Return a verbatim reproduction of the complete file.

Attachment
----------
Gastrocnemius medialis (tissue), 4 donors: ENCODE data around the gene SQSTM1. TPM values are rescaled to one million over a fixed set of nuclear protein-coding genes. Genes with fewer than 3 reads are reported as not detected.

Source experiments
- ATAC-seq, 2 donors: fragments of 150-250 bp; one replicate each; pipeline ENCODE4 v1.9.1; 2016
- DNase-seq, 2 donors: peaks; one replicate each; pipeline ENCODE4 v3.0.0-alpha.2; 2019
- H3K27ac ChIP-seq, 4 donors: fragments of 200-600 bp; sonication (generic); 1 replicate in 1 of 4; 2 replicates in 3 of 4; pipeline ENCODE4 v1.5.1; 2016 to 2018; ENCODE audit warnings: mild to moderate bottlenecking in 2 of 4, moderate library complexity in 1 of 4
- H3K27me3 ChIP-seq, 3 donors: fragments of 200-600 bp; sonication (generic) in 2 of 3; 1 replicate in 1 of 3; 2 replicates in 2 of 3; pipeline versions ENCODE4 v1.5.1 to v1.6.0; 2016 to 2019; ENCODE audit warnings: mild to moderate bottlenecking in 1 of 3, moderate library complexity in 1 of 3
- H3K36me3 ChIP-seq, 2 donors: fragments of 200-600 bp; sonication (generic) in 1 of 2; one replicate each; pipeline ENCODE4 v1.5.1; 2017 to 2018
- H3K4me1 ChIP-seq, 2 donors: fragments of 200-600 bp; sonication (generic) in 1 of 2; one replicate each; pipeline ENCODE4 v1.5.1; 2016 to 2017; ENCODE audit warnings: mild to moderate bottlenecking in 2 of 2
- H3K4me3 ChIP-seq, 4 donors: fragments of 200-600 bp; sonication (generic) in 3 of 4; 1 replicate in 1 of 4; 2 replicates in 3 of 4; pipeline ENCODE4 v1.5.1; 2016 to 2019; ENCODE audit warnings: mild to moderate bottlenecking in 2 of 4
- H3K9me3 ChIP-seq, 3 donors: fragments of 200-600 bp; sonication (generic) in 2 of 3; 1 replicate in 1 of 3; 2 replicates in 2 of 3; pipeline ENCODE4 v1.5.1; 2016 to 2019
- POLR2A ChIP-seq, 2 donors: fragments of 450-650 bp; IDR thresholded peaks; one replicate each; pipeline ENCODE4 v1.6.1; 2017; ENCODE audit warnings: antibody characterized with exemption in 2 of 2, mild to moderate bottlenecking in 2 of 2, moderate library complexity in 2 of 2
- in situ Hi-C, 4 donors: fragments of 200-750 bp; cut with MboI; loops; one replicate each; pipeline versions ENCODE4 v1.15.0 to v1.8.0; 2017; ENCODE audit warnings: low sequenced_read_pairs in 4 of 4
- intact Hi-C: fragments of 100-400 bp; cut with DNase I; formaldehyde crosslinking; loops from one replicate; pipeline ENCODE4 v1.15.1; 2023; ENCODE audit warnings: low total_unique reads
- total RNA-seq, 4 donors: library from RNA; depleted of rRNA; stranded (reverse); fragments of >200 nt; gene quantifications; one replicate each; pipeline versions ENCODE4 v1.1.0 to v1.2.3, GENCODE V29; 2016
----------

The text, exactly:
Gastrocnemius medialis (tissue), 4 donors: ENCODE data around the gene SQSTM1. TPM values are rescaled to one million over a fixed set of nuclear protein-coding genes. Genes with fewer than 3 reads are reported as not detected.

Source experiments
- ATAC-seq, 2 donors: fragments of 150-250 bp; one replicate each; pipeline ENCODE4 v1.9.1; 2016
- DNase-seq, 2 donors: peaks; one replicate each; pipeline ENCODE4 v3.0.0-alpha.2; 2019
- H3K27ac ChIP-seq, 4 donors: fragments of 200-600 bp; sonication (generic); 1 replicate in 1 of 4; 2 replicates in 3 of 4; pipeline ENCODE4 v1.5.1; 2016 to 2018; ENCODE audit warnings: mild to moderate bottlenecking in 2 of 4, moderate library complexity in 1 of 4
- H3K27me3 ChIP-seq, 3 donors: fragments of 200-600 bp; sonication (generic) in 2 of 3; 1 replicate in 1 of 3; 2 replicates in 2 of 3; pipeline versions ENCODE4 v1.5.1 to v1.6.0; 2016 to 2019; ENCODE audit warnings: mild to moderate bottlenecking in 1 of 3, moderate library complexity in 1 of 3
- H3K36me3 ChIP-seq, 2 donors: fragments of 200-600 bp; sonication (generic) in 1 of 2; one replicate each; pipeline ENCODE4 v1.5.1; 2017 to 2018
- H3K4me1 ChIP-seq, 2 donors: fragments of 200-600 bp; sonication (generic) in 1 of 2; one replicate each; pipeline ENCODE4 v1.5.1; 2016 to 2017; ENCODE audit warnings: mild to moderate bottlenecking in 2 of 2
- H3K4me3 ChIP-seq, 4 donors: fragments of 200-600 bp; sonication (generic) in 3 of 4; 1 replicate in 1 of 4; 2 replicates in 3 of 4; pipeline ENCODE4 v1.5.1; 2016 to 2019; ENCODE audit warnings: mild to moderate bottlenecking in 2 of 4
- H3K9me3 ChIP-seq, 3 donors: fragments of 200-600 bp; sonication (generic) in 2 of 3; 1 replicate in 1 of 3; 2 replicates in 2 of 3; pipeline ENCODE4 v1.5.1; 2016 to 2019
- POLR2A ChIP-seq, 2 donors: fragments of 450-650 bp; IDR thresholded peaks; one replicate each; pipeline ENCODE4 v1.6.1; 2017; ENCODE audit warnings: antibody characterized with exemption in 2 of 2, mild to moderate bottlenecking in 2 of 2, moderate library complexity in 2 of 2
- in situ Hi-C, 4 donors: fragments of 200-750 bp; cut with MboI; loops; one replicate each; pipeline versions ENCODE4 v1.15.0 to v1.8.0; 2017; ENCODE audit warnings: low sequenced_read_pairs in 4 of 4
- intact Hi-C: fragments of 100-400 bp; cut with DNase I; formaldehyde crosslinking; loops from one replicate; pipeline ENCODE4 v1.15.1; 2023; ENCODE audit warnings: low total_unique reads
- total RNA-seq, 4 donors: library from RNA; depleted of rRNA; stranded (reverse); fragments of >200 nt; gene quantifications; one replicate each; pipeline versions ENCODE4 v1.1.0 to v1.2.3, GENCODE V29; 2016